Understanding Grief

Losing someone so dear to you can be an emotionally difficult period. It drains one physically and emotionally. While every situation is unique, some reactions are repetitive. People who had lost a loved one feel a common type of emotion. While losing a loved one can be painful, you are advised to not undertake the death cleanup process yourself. Rather, reach out to a crime scene cleaning company. These experts clean up death scenes in a safe and professional manner. No doubt, you may think a DIY death cleanup will save you cost but have you given a second thought to its negative health impact? It will be an experience that you may never forget for the rest of your life. And if you fail to find a solution quickly, it could lead to depression. So, your best bet is to leave death cleanup to the experts. 

The Stages of Grief

There are basically five stages of grief namely denial, anger, bargaining, depression, and acceptance. There are no rules as to how long each stage of bereavement should last. 

1. Denial

At this stage, the bereaved is overwhelmed by the shocking news. It leaves him or her in a state of astonishment. At this stage, you do not want to take the news seriously. The denial stage is trying not to believe that the deceased is no more. The individual thinks of it as a nightmare or an illusion. The denial stage happens briefly, but it becomes worrisome if the person can’t get over it.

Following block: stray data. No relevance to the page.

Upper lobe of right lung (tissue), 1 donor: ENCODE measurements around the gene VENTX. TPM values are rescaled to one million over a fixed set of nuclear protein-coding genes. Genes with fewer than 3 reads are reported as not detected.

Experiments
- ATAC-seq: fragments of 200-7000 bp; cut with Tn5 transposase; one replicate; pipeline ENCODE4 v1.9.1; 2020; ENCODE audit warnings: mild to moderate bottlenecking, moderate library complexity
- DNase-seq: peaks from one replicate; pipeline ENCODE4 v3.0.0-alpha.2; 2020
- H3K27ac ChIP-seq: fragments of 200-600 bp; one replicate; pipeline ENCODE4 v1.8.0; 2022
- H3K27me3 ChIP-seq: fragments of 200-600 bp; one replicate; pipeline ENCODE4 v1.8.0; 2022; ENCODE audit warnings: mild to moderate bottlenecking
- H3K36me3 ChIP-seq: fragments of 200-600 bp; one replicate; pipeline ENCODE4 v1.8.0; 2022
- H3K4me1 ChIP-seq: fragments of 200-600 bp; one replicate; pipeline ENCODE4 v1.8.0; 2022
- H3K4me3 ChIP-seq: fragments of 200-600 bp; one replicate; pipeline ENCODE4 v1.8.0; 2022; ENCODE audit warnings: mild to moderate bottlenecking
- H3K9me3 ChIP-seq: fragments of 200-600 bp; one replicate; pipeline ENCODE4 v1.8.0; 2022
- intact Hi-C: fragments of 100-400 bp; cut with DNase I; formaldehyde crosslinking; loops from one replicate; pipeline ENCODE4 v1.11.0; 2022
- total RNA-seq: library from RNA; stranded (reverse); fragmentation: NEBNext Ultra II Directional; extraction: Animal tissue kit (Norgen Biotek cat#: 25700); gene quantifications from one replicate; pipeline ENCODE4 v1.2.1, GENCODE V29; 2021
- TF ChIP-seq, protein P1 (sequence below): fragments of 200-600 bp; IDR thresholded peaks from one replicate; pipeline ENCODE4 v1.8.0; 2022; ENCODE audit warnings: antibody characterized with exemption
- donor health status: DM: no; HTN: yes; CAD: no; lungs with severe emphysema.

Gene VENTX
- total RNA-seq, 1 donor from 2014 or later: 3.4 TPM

2. Anger

Now that the person has come to terms that the deceased is no more, then comes the anger phase. At this stage, the person revolts against their feelings. They want someone to take responsibility for the death, even if it’s a natural death. This is one of the most painful stages to pass through. It could even get worse when the individual blames him or herself. The individual believes the deceased would still be alive if he or she had done something. 

3. Negotiation

Frustration sets in and the bereaved person tries to see if he or she can negotiate the return of the deceased back to life. Knowing that this is an impossible feat, the next phase sets in and that is depression.

4. Depression

Saddened by the thoughts of losing a loved one, the bereaved person falls into depression. At this stage, they find it difficult to cope with life in general. Life suddenly means nothing to them anymore. If this phase of mourning goes on for too long, then the individual should seek professional help. 

5. Acceptance

At this stage of grief, the person takes to fate. The person fined strength from within to fend off the depressing state and pain they’ve been going through. Now, it has dawned on them that the deceased is no more and the next step is to pick up the pieces of their life and start rebuilding. They resume daily routines and want to be in the company of others.